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3D printer owners sought to help tackle pandemic

News | Published:

A COMMUNITY-LED project could produce up to 600 full face visors on-island, with the help of a 3D printer, as appeals are made to anyone who may have one in order to combat the global pandemic.

Working alongside the States, the first 100 protective visors, which are seeing a shortage worldwide, have been delivered and those behind the work are now calling on anyone with access to a 3D printer to come forward and support efforts to produce many more - materials are in place to produce up to 600 in total.

The visors, designed to the specification needed by staff in the intensive care unit at the Princess Elizabeth Hospital will be predominately utilised by ICU staff but can also be used across Health & Social Care teams, including in a community setting where a procedure that might require such protection is delivered.

Health & Social Care president Heidi Soulsby said there was a constant struggle to resource visors through the normal supply chain because of a the worldwide shortage, but with the help of this project they could ensure the together the island could help protect their frontline staff.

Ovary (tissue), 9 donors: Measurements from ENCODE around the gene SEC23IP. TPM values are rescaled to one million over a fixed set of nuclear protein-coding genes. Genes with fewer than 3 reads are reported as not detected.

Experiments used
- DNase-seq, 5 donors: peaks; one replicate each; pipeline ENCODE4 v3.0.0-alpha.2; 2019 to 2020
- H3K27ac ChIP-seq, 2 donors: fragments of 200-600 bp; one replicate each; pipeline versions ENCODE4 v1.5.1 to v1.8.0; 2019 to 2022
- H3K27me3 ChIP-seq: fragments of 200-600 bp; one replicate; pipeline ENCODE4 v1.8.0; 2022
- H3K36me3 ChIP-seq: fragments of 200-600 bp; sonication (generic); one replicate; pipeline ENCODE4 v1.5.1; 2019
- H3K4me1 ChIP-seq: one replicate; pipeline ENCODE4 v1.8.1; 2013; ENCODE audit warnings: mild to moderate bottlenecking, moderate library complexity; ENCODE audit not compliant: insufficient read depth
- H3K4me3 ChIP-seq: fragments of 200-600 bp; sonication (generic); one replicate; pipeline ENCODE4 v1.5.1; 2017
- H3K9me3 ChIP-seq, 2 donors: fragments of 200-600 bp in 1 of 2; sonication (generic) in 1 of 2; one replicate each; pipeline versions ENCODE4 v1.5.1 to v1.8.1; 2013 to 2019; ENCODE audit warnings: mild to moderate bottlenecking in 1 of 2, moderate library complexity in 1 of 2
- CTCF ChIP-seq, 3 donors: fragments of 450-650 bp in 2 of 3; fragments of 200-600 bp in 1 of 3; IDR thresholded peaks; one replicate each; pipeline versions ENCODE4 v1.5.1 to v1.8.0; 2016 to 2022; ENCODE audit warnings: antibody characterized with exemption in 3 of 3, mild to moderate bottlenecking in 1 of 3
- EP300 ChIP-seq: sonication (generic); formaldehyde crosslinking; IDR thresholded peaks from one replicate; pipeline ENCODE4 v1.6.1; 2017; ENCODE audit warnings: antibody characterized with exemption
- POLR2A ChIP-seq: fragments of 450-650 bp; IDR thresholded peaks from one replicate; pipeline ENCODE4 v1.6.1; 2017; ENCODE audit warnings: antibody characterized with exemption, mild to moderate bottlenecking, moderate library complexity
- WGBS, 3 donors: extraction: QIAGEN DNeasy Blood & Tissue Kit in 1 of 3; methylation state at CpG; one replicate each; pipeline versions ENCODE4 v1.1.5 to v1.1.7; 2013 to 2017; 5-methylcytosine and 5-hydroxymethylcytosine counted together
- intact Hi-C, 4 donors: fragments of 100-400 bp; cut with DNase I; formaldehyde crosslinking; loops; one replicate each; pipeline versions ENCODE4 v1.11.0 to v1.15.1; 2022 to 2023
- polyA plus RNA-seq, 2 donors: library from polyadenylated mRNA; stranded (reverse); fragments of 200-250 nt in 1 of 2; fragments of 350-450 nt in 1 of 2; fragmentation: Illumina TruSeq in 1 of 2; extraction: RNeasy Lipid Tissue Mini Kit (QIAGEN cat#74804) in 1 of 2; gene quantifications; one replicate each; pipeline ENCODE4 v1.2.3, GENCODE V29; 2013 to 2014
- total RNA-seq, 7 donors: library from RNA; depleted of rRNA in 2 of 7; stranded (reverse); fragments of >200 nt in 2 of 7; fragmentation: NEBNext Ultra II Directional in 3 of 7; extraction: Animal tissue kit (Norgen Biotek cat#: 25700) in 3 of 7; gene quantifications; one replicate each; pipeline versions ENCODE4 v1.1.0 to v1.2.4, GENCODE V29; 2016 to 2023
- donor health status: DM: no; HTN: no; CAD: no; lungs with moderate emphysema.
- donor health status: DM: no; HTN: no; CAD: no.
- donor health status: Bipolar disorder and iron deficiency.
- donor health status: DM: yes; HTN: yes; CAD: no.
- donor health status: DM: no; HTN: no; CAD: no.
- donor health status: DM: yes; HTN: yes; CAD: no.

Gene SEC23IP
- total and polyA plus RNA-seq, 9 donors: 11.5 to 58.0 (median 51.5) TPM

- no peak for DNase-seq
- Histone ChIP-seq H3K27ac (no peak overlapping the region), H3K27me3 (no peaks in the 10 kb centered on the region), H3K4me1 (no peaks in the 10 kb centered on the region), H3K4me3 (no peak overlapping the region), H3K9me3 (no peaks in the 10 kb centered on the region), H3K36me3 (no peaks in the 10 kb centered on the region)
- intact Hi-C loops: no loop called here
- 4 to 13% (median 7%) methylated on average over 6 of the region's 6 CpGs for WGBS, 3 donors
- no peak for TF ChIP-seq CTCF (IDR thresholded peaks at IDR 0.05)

'This is what #GuernseyTogether is all about,' she said.

'There are a lot of people behind this work and far too many for me to thank here individually, but this is such an amazing example of businesses, the community and the States working in partnership.

'If anyone out there has access to a 3D printer that either isn't being used, or they can release for this essential work, then please get in touch with the community project team.'

With 3D printers, they will be able to make the headband part of the visor and those behind the initiative have set up a Facebook page, Guernsey Community 3D Print, so that anyone who can help can find out how.

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PwC partner Nick Vermeulen and a spokesperson for the community group, which also includes business leaders from the likes of Atec Engineering, AirFi Networks and Offshore Electronics among many others, said they wanted to do all they can to help.

'We all just wanted to do something to help and know that sourcing these essentials is very difficult at this time given the global nature of this pandemic,' they said.

'Producing the face visors for the team at the ICU has been a real team effort.

'We have produced 150 so far and have the materials to produce another 450 as needed.'

Additionally the same community group arranged the importation of four room purifiers for use in the new 'hot ICU', formerly the day patient unit, which will provide increased protection for staff working in these areas by cleaning the air and reducing Covid droplets in the environment.

Danielle Kenneally

By Danielle Kenneally
News reporter

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